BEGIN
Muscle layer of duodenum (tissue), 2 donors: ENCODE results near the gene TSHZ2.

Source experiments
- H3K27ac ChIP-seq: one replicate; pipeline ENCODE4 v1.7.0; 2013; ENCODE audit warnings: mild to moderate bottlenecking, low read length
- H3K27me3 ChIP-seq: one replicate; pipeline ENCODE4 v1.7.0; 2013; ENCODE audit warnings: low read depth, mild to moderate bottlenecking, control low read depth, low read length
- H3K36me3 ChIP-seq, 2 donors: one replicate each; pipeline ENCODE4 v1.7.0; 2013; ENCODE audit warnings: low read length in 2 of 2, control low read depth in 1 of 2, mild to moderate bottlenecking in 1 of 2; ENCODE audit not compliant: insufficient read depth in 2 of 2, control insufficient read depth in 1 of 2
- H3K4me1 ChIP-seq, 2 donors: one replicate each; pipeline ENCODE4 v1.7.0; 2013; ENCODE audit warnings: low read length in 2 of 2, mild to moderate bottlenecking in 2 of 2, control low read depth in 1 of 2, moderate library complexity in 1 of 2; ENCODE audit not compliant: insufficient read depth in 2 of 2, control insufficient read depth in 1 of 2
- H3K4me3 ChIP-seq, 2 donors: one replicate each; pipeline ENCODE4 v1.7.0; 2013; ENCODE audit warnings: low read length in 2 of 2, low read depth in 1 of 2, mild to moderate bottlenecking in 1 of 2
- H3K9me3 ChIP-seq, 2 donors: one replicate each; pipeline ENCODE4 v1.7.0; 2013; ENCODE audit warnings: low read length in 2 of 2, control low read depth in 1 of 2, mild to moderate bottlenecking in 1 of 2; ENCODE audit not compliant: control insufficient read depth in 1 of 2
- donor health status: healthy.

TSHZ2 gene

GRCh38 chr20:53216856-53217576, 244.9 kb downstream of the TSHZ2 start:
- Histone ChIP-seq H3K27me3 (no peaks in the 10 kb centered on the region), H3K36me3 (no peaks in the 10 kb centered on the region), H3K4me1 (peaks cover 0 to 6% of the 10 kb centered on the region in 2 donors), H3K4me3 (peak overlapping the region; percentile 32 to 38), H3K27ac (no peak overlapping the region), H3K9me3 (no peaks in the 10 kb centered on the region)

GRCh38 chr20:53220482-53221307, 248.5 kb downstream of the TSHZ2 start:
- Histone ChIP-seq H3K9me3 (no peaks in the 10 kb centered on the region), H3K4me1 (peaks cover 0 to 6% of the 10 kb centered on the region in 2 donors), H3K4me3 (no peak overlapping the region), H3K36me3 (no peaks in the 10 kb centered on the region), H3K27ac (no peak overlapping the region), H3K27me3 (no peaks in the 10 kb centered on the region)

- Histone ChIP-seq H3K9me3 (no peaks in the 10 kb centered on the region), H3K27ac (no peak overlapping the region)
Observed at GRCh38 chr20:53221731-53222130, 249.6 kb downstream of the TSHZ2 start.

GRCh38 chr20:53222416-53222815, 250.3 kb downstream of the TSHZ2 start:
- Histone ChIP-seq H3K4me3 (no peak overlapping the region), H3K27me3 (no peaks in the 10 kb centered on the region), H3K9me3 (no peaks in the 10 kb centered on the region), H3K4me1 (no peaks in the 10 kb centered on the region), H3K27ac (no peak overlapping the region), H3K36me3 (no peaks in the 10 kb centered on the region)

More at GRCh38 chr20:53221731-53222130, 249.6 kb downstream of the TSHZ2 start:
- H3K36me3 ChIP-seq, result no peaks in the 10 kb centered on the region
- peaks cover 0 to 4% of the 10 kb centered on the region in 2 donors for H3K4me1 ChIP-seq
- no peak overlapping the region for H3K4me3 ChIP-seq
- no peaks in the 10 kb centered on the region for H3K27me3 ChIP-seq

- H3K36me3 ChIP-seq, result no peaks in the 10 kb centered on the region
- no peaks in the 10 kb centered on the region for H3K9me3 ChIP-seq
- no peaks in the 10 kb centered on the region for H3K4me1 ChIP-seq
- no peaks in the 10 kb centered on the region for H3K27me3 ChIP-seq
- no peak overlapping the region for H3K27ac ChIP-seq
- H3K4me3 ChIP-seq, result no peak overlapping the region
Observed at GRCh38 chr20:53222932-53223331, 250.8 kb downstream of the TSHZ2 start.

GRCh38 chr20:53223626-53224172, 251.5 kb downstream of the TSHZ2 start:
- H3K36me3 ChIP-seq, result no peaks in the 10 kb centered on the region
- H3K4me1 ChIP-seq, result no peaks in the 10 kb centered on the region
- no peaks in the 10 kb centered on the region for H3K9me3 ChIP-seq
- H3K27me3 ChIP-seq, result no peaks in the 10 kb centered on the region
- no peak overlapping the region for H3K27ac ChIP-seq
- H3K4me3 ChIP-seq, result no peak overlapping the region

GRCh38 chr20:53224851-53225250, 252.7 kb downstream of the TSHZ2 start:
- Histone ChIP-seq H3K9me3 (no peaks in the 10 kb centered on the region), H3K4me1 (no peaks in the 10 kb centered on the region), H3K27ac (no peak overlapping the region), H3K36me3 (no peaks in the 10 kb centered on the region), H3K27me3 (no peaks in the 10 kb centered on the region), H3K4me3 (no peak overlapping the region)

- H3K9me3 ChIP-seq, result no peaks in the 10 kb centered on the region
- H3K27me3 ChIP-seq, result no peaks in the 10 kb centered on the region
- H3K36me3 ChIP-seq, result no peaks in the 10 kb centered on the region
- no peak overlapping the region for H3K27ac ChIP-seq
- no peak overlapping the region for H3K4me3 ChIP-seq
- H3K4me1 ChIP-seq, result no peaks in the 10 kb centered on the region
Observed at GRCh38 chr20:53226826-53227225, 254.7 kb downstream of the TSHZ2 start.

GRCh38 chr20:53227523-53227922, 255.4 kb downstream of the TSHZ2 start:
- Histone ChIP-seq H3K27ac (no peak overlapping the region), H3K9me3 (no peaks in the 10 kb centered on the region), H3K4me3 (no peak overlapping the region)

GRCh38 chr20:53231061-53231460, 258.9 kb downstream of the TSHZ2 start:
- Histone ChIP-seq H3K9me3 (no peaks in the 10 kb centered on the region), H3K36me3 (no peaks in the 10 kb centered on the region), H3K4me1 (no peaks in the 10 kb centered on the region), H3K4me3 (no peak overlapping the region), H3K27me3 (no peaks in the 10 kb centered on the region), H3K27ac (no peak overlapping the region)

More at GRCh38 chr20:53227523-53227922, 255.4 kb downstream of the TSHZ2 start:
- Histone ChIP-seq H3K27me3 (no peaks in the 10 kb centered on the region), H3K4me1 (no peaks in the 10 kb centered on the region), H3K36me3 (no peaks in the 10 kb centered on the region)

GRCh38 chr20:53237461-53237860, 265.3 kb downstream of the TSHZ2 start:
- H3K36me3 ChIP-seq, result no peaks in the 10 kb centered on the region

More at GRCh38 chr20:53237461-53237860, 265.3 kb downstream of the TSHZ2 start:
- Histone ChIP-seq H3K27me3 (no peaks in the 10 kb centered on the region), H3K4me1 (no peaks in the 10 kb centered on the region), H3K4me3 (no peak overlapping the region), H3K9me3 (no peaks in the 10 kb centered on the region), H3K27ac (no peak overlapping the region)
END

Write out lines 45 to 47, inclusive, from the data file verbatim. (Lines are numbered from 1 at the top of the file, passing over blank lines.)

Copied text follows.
- H3K4me1 ChIP-seq, result no peaks in the 10 kb centered on the region
Observed at GRCh38 chr20:53226826-53227225, 254.7 kb downstream of the TSHZ2 start.

GRCh38 chr20:53227523-53227922, 255.4 kb downstream of the TSHZ2 start: